An Arctic Ozone Hole? | Science | Smithsonian
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An Arctic Ozone Hole?

When you hear the term "ozone hole" you think about the ozone depletion over Antarctica, and how people in the far south of the Southern Hemisphere have to protect themselves from the Sun. It's why my friends have to buy hats for their little girl and slather her with sunblock every time she goes o...

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When you hear the term "ozone hole" you think about the ozone depletion over Antarctica, and how people in the far south of the Southern Hemisphere have to protect themselves from the Sun. It's why my friends have to buy hats for their little girl and slather her with sunblock every time she goes outside.



In 1987, countries around the world adopted an ozone-protecting agreement called the Montreal Protocol to phase out ozone-depleting chemicals such as chlorofluorocarbons (CFCs). Concentrations of these chemicals in polar regions have fallen about 10 percent from their peak years before the protocol, and the Antarctic ozone hole has been getting smaller and will disappear by sometime in the middle of this century.



But the announcement this week of record low levels of ozone above the Arctic is a reminder that CFCs and similar chemicals have a long life in the atmosphere, and the problem of ozone depletion isn't going away anytime soon.



The winds of the polar vortex, which was stronger than usual this year, prevented the mass of air over the North Pole from mixing with mid-latitude air, resulting in low stratospheric temperatures. When sunlight arrived in March, the CFCs (and other chlorine- and bromine-based compounds) went to work breaking down the ozone, destroying 40 percent of the ozone in the Arctic stratosphere. (An average year sees only 25 percent or so of Arctic ozone depleted and 55 percent of Antarctic ozone).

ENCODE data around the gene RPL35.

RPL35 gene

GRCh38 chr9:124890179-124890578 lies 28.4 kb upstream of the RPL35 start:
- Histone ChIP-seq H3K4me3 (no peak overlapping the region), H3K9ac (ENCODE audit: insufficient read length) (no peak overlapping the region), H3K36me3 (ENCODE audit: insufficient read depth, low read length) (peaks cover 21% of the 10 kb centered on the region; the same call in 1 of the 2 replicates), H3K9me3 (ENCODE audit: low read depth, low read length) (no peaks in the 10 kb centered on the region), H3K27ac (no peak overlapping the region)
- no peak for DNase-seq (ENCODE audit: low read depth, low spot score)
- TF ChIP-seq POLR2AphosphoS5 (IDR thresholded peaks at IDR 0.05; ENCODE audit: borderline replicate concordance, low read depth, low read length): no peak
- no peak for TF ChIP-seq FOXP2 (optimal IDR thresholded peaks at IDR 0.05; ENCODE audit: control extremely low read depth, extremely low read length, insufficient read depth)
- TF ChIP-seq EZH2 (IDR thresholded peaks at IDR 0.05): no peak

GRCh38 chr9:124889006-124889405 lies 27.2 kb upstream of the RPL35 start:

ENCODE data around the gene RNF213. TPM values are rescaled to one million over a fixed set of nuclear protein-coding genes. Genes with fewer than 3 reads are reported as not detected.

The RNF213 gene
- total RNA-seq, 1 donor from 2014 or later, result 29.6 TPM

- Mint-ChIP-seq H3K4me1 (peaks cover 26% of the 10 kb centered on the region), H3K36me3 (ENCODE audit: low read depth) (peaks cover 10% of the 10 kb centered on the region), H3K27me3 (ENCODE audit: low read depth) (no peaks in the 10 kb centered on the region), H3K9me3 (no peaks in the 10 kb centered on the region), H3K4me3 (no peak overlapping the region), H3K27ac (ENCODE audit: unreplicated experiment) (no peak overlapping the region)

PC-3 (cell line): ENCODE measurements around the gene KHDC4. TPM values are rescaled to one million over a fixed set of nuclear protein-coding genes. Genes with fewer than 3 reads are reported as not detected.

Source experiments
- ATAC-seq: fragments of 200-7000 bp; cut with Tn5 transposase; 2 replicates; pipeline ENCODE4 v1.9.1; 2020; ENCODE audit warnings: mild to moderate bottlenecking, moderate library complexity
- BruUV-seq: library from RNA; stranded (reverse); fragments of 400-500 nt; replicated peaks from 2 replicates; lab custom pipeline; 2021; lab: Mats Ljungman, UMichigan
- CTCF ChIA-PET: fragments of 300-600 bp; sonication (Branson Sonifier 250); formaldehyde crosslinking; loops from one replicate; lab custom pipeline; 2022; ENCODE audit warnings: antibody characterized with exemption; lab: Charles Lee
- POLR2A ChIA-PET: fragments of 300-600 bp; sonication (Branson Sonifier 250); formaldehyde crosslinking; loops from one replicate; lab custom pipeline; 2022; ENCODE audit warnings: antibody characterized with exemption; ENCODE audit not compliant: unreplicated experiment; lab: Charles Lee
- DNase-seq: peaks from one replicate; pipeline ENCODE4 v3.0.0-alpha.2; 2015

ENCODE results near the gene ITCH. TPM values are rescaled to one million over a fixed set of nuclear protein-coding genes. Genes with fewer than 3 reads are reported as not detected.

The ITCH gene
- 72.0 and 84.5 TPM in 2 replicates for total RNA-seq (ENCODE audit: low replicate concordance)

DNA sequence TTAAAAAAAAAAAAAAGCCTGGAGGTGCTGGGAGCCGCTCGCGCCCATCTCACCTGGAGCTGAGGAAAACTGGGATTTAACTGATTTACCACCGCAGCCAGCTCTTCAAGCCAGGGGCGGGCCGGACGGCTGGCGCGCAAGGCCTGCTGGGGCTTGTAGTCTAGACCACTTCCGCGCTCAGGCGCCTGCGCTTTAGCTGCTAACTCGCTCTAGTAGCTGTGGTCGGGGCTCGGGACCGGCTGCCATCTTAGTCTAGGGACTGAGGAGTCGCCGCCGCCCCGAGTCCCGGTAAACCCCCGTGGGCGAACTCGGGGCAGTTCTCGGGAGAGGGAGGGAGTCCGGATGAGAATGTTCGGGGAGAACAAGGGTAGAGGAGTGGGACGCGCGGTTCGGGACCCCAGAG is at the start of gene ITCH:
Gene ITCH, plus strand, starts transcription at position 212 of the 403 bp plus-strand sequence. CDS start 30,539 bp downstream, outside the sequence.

Antarctic weather, and the ozone hole, is fairly predictable, but things are more variable in the Arctic. That means that a big loss from year to year, as with 2010 to 2011, isn't necessarily something to worry about, but it will also make any efforts to understand Arctic loss more difficult.



"In a changing climate, it is expected that on average stratospheric temperatures cool, which means more chemical ozone depletion will occur," said Mark Weber, an atmospheric scientist at the University of Bremen. "On the other hand, many studies show that the stratospheric circulation in the northern hemisphere may be enhanced in the future and, consequently, more ozone will be transported from the tropics into high latitudes and reduce ozone depletion."



The World Meteorological Organization recommends that people living in far northern latitudes pay attention to local UV forecasts. Exposure to UV radiation can lead to cancer, cataracts and damage to the immune system.



Watch a NASA animation of changing Arctic ozone here.
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About Sarah Zielinski
Sarah Zielinski

Sarah Zielinski is an award-winning science writer and editor. She is a contributing writer in science for Smithsonian.com and blogs at Wild Things, which appears on Science News.

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